Bluefield Daily Telegraph, Bluefield, WV

Bill Archer

March 3, 2014

Unsolicited help from a Virginia state trooper came at the right moment

— — About three months after my mom passed away, Evonda and I tried to get away for a few days at Chincoteague and Assateague Islands. Those were busy days with work, helping my mother-in-law and trying to get Mom’s estate settled. Mom died on March 1, 2011. I was going to be off on Monday and Tuesday of that week after working the weekend, and I took Wednesday and Thursday off for our vacation. We were going to be back on Friday. It wasn’t much of a vacation since we hadn’t had one in the previous few years, and since we didn’t have a lot of money, we were going to have to charge everything but our food on our credit card. Still, we were excited to get away.

The mid-June sky was clear and blue as we drove on I-64 past Charlottesville and headed for the traffic snarl between Williamsburg and Norfolk. I put a Brad Paisley CD in and Evonda and I were enjoying “American Saturday Night,” when I spotted a piece of metal in the middle of the highway after passing a truck. I swerved right in order to miss it, but I was just a little too slow and my driver’s side rear tire exploded as it clipped the metal.

I managed to drive safely to the side of the road and stop. After getting the jack and poor excuse for a tire iron out of the trunk, I almost instantly knew that I needed help, so I tried to call AAA. That was somewhere east of Zion Crossroads, in a place where my cell phone didn’t have a signal, so I walked east about three-quarters of a mile to find a little rise in the highway where I could get a clear signal. In a matter of minutes, I was talking to a tow-truck driver who said he could be there in 20 minutes. Oh, what a relief it was.

I returned to the car and explained to Evonda why I walked east, and told her that help was on the way and should arrive in about 15 minutes. Just then, I noticed a Virginia state trooper pulling up behind me and turning on his blue lights. As I saw him walking in the direction of our car, I got out and started walking to meet him. I showed him the cut in the tire, the cross-threaded lug nuts and my poor excuse for a lug wrench, but told him that a tow truck driver was on the way.

Out of habit, I looked at his name plate and it didn’t ring a bell with me. Still, I told him I was a newspaper guy from Bluefield, and that I was familiar with I-64 as well as being familiar with being on the shoulder of interstate highways as part of my work. He smiled and said that he would stay with me until I got my problem resolved. When I told him we were OK, he said he would stay, just the same.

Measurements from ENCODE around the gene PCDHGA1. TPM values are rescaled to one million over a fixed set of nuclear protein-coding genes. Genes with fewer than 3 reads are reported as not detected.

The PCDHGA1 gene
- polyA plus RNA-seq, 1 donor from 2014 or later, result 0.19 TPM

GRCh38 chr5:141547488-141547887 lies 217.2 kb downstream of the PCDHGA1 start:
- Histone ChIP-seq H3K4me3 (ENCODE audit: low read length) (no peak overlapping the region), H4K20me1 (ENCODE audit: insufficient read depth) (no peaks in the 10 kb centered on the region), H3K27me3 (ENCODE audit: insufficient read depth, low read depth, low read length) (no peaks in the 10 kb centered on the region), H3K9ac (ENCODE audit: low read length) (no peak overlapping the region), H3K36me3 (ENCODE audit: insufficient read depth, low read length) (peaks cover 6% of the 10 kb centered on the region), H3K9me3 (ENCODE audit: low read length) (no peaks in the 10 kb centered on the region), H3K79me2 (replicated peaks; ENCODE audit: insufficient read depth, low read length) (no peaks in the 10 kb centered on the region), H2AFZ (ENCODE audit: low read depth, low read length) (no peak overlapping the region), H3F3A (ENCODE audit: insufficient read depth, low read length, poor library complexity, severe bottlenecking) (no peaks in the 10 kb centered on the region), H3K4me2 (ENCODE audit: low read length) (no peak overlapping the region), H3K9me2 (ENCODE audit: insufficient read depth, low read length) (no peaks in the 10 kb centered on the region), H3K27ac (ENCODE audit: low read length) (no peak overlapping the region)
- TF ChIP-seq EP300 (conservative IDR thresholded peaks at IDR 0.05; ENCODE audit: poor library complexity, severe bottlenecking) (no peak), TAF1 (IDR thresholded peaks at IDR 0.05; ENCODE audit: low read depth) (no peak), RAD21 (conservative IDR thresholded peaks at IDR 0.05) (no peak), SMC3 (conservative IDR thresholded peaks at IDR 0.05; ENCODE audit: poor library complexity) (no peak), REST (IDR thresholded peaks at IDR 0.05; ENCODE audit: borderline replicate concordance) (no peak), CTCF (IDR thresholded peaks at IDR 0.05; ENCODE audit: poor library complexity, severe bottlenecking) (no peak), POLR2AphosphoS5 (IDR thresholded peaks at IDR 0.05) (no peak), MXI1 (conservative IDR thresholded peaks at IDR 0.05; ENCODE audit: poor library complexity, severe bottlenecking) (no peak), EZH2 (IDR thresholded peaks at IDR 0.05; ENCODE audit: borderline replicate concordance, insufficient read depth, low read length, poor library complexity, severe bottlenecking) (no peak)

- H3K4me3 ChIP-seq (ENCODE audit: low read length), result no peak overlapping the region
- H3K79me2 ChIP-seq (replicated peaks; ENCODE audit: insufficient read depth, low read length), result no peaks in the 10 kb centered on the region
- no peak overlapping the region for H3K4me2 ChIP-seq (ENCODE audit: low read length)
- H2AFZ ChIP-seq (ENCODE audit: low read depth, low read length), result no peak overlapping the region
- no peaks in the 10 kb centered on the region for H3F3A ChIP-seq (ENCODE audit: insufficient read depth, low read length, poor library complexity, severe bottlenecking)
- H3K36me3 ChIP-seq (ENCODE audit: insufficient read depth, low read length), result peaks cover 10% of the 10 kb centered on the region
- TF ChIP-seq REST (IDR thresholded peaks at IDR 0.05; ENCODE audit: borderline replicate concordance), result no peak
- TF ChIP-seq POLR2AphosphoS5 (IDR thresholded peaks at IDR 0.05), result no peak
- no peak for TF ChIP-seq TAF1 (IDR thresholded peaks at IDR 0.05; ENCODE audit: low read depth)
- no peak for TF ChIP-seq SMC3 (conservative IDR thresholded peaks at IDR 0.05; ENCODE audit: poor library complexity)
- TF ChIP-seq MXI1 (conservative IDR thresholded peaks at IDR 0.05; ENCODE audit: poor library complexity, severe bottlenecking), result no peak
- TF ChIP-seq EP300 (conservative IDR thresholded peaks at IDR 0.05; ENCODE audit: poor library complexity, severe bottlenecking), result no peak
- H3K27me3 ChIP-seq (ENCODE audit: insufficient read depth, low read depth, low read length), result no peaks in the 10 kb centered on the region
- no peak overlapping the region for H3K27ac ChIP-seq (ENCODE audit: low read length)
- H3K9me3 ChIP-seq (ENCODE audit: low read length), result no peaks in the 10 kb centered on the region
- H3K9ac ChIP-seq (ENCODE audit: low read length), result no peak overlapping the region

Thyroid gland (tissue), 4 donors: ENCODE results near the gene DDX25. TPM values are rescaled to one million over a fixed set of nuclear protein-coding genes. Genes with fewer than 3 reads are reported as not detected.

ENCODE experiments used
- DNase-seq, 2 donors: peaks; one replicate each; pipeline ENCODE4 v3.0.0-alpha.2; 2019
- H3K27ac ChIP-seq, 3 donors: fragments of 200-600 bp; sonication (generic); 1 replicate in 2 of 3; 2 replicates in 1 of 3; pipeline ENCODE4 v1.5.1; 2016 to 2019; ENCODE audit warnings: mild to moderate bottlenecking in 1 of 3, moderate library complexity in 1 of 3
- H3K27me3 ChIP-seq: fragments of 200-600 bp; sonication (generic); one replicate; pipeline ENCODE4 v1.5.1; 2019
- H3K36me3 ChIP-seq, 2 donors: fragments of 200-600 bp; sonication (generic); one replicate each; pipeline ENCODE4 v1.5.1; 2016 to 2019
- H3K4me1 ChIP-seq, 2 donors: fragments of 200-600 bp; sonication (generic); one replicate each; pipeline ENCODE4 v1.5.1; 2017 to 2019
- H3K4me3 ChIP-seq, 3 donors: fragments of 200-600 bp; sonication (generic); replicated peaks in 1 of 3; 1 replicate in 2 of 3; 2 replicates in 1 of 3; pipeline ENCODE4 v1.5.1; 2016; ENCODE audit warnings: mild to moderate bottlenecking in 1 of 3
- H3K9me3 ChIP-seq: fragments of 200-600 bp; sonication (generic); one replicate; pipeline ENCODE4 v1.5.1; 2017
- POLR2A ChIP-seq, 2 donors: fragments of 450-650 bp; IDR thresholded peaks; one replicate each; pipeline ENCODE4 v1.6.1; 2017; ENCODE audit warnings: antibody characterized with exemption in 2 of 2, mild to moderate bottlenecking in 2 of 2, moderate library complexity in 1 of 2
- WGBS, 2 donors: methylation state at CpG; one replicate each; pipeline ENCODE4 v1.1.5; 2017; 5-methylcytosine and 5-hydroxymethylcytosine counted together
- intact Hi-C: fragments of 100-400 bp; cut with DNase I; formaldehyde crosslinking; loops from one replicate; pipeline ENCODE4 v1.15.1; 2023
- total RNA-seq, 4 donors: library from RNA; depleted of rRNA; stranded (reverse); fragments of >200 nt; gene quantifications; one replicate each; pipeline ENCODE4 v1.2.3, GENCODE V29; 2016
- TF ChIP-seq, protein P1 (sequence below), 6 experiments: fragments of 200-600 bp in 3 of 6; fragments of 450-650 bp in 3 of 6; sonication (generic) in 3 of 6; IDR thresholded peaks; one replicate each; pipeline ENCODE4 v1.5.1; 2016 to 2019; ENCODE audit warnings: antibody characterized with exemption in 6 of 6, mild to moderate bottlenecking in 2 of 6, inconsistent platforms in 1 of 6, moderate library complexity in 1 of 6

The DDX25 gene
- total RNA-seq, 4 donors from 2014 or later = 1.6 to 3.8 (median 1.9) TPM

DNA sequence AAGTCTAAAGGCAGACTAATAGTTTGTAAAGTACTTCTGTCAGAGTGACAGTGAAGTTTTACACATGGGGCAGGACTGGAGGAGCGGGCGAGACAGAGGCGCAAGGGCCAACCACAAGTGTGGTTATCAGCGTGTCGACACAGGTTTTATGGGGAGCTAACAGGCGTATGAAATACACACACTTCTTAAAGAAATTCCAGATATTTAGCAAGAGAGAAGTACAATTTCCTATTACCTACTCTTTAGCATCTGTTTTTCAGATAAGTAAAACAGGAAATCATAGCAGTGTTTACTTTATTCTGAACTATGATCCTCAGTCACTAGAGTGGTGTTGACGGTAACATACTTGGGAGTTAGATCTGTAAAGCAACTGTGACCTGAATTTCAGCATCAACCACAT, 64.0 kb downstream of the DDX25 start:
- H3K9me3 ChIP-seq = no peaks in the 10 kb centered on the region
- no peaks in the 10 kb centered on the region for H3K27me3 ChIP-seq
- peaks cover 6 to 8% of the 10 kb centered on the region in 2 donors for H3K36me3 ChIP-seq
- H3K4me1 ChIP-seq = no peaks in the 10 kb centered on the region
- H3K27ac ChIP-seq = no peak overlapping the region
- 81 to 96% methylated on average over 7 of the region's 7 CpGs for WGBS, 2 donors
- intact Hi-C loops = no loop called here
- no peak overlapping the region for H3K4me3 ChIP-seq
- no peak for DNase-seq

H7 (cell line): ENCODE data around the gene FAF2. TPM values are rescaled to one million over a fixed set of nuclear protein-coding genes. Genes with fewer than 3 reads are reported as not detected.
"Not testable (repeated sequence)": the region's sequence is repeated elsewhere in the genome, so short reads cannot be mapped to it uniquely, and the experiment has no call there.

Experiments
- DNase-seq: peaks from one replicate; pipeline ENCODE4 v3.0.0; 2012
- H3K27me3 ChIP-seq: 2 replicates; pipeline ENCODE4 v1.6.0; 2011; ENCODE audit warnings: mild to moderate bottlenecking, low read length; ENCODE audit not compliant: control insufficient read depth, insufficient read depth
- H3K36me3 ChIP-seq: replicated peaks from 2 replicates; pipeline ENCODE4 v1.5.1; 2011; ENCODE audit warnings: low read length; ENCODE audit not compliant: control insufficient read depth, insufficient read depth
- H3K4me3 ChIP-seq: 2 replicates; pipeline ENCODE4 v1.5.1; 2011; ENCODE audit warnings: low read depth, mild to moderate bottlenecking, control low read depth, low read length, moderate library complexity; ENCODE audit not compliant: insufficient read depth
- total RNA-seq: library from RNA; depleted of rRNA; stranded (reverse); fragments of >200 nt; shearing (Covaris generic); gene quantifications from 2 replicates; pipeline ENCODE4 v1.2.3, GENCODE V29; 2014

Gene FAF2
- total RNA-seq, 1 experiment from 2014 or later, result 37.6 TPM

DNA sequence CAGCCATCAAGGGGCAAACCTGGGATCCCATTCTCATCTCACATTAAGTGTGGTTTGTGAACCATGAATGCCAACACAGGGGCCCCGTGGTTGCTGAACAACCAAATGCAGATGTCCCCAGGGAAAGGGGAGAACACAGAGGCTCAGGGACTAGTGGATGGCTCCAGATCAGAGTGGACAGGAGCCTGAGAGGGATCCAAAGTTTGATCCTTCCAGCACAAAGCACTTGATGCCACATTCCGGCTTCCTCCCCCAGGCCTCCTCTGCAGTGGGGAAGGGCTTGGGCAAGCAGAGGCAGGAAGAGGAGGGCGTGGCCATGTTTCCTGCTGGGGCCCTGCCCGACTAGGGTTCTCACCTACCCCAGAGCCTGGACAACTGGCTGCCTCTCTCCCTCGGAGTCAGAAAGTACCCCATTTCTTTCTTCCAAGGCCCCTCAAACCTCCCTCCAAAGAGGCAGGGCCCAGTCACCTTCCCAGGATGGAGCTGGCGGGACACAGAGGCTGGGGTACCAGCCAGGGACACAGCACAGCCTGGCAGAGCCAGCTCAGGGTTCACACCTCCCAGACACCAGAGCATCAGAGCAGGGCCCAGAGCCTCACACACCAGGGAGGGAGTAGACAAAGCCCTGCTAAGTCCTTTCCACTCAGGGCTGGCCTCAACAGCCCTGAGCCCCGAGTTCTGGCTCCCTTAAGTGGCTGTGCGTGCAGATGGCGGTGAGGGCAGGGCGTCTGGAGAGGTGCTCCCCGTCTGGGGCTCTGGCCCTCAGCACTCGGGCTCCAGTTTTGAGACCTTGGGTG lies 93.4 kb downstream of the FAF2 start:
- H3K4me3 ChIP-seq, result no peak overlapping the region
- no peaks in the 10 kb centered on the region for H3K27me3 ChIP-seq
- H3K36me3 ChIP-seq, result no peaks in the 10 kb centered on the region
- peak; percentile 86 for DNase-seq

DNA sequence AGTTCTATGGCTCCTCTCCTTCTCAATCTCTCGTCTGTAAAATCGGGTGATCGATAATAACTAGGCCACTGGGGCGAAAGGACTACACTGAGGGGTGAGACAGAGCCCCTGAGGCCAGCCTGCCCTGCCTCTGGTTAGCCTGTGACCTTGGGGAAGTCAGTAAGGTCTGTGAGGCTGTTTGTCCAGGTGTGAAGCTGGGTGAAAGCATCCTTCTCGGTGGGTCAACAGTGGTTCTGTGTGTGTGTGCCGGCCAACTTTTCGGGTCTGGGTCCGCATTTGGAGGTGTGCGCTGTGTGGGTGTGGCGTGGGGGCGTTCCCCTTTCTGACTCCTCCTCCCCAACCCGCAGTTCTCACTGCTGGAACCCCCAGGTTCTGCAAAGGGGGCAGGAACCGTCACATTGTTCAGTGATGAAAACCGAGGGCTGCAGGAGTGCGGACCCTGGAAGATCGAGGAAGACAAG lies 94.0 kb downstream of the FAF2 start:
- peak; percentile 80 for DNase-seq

The wrecker service guy came while I was still talking with the trooper. The wrecker guy had a compressor on his truck and with torque, was able to remove the lug nuts. Two of them were so badly damaged that he couldn’t save them, so I needed to but a new tire, five studs and five lug nuts when we got to the nearest tire place. After I got back on the road with the doughnut tire that was rated at 50 miles per hour, the trooper followed me all the way to the first exit that advertised a service station. I remember thinking at the time that he didn’t need to do that, but I really appreciate the fact that he did.

For the past several weeks, I have been writing stories about SB 293, “Andrew’s Law,” a bill proposed by the family of the late Trooper Andrew Fox who was killed in the line of duty by a distracted driver on Oct. 5, 2012. I’m pretty sure I saw Andrew when he was on the police force with the town of Tazewell. Former chief, now Tazewell Sheriff Brian Hieatt, invited me to town hall when the department was accredited. I’m not sure.

As a news reporter I have literally had hundreds of situations where troopers and other law enforcement officers have always respected that I was doing my job, just as I respect the job they are doing. With a daily newspaper, I can’t wait for a press release. The public wants to know why they were held up in traffic or where the smoke is coming from. If they don’t get that information in the next available news window, I’m not doing my job.

Back in June of 2011, I thought more about the delay in our trip and the expense of a new tire than about how nice it was of that trooper to put himself between me and the potential for trouble I might have had driving 50 miles per hour in a zone where the posted speed was 65, but most vehicles were going much faster than that. I was safe on the highway because of that trooper, and I don’t even remember his name to thank him.

I remember Andrew Fox’s name. I remember his sacrifice and the sacrifices his family has made since his death to help all the other emergency responders whose work puts them out on dangerous highways among drivers who rarely seem to even notice the flashing lights that warn them of danger.

My wife and I got to safety at least, in part, because a Virginia state trooper followed us with flashing lights as we hobbled along to a safe exit. I can’t thank that one trooper, but it doesn’t hurt me to thank them all .. and to keep thanking them for the citizens they serve and protect every day.

Bill Archer is senior editor of the Daily Telegraph. Contact him at barcher@bdtonline.com.

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